Nortel Networks Corporation announced Monday that it and certain of its subsidiaries have entered into a stalking horse (the starting point against which others will bid prior to the auction) asset sale agreement with Google Inc. for the sale of all of Nortel's remaining patents and patent applications for a cash purchase price of US $900 million.
The agreement includes the planned sale of approximately 6,000 patents and patent applications spanning wireless, wireless 4G, data networking, optical, voice, internet, service provider, semiconductors and other patent portfolios. The extensive patent portfolio touches nearly every aspect of telecommunications and additional markets as well, including Internet search and social networking.
This agreement follows a confidential, multi-round bidding process involving several interested companies and consortia from around the world.
"This is an unprecedented opportunity to acquire one of the most extensive and compelling patent portfolios to ever come on the market", said George Riedel, Chief Strategy Officer and President of Business Units, Nortel. "We look forward to what we hope will be a robust auction, following the requisite court approvals, currently expected to be held in June 2011."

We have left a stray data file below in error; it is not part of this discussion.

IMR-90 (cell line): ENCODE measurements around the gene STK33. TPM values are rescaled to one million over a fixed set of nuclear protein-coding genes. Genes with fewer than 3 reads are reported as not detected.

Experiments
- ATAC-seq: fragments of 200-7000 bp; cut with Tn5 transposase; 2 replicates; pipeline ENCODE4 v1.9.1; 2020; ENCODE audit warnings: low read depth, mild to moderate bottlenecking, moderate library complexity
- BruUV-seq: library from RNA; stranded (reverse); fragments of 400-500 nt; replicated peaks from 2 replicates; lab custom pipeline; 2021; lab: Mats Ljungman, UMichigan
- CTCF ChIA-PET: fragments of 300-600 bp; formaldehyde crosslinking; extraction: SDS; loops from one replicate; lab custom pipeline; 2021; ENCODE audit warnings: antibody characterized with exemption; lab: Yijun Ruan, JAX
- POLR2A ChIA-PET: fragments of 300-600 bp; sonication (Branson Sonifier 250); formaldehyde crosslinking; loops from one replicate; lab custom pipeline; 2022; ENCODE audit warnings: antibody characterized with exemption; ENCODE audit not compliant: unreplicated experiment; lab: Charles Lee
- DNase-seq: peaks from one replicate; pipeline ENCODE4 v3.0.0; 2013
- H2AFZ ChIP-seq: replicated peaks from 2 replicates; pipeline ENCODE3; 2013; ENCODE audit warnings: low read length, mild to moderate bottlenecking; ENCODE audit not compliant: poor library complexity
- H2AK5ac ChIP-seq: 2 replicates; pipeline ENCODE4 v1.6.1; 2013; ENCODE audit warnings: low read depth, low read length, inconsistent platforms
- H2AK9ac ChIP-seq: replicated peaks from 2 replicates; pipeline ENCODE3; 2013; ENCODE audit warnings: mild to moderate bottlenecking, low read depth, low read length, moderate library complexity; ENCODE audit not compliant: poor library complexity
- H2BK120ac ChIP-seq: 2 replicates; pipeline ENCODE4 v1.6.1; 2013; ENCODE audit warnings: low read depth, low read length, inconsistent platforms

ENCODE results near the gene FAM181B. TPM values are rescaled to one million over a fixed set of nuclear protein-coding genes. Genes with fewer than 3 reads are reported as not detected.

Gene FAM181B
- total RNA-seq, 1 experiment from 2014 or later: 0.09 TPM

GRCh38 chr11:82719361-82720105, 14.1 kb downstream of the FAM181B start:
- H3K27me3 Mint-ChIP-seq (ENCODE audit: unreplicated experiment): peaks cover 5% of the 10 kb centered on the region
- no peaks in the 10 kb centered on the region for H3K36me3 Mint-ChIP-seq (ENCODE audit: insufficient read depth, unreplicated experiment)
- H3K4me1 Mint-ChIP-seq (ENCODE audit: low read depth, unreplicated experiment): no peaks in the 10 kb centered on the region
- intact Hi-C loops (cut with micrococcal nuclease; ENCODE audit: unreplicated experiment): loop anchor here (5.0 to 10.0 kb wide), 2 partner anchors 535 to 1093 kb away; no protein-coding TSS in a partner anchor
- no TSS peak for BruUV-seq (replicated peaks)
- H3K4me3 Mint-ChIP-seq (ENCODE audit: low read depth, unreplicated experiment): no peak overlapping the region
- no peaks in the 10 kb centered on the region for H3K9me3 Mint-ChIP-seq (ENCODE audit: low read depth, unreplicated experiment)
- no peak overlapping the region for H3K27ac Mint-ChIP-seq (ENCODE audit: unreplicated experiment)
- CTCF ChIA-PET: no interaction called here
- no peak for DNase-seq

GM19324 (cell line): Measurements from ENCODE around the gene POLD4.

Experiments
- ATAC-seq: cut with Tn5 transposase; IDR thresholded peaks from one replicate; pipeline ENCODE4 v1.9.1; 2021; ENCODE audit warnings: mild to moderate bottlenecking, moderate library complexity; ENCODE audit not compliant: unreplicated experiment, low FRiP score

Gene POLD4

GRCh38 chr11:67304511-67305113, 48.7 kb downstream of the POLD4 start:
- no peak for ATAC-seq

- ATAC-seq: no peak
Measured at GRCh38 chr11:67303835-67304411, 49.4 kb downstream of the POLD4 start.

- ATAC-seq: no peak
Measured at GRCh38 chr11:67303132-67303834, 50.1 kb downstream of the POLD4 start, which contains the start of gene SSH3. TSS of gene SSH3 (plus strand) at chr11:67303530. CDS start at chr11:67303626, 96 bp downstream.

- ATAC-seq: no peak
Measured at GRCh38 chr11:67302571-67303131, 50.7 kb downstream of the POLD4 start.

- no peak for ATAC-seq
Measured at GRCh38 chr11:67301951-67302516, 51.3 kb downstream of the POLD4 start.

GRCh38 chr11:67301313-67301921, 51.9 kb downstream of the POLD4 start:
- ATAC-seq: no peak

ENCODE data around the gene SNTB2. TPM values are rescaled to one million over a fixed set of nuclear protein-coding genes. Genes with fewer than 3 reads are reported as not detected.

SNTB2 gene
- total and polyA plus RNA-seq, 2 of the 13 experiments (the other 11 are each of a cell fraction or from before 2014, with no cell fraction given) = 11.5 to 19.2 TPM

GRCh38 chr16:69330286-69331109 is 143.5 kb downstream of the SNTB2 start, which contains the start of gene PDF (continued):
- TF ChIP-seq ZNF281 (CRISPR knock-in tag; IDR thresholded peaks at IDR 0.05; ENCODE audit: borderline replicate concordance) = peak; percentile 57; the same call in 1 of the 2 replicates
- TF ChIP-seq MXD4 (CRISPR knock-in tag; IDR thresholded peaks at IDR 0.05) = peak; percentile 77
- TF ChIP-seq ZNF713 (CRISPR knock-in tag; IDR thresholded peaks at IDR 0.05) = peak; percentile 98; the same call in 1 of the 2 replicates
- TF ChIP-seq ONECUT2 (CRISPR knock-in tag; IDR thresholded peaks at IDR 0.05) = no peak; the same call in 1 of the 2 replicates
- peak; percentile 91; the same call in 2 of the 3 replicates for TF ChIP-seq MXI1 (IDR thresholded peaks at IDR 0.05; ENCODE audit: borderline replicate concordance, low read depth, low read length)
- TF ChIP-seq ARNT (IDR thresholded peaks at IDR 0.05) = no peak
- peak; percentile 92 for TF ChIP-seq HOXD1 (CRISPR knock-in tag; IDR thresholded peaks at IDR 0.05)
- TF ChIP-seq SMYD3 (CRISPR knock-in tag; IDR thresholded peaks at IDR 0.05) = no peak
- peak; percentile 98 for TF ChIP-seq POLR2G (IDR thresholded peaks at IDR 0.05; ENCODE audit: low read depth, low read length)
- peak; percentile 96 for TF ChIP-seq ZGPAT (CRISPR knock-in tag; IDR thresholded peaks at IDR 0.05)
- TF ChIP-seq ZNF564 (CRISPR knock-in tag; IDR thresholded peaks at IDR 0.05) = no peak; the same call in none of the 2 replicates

Details of Sale Process
Nortel will file the stalking horse asset sale agreement with the United States Bankruptcy Court for the District of Delaware along with a motion seeking the establishment of bidding procedures for an auction that allows other qualified bidders to submit higher or otherwise better offers, as required under Section 363 of the U.S. Bankruptcy Code. A similar motion for the approval of the bidding procedures will be filed with the Ontario Superior Court of Justice. Following completion of the bidding process, final approval of the U.S. and Canadian courts will be required.
In addition to the processes and approvals outlined above, consummation of the transaction is subject to the satisfaction of regulatory and other customary conditions.
In a blog post, Google  discussed its reasoning behind the bid, citing that having "a formidable patent portfolio helps maintain your freedom to develop new products and services."
As reported by Ben Parr on Mashable.com , Google has fought several patent infringement suits in the past, and may seek to leverage Nortel's telecommunications patents in its lawsuit with Oracle, which "sued Google last year for IP infringement related to Android’s use of Java (a technology Oracle now owns, thanks to its acquisition of Sun Microsystems)." Parr also proposed that "with tech companies like IBM and Microsoft being granted 3,000 to 5,000 patents per year, it’s easy to see why Google feels the need to play catch-up."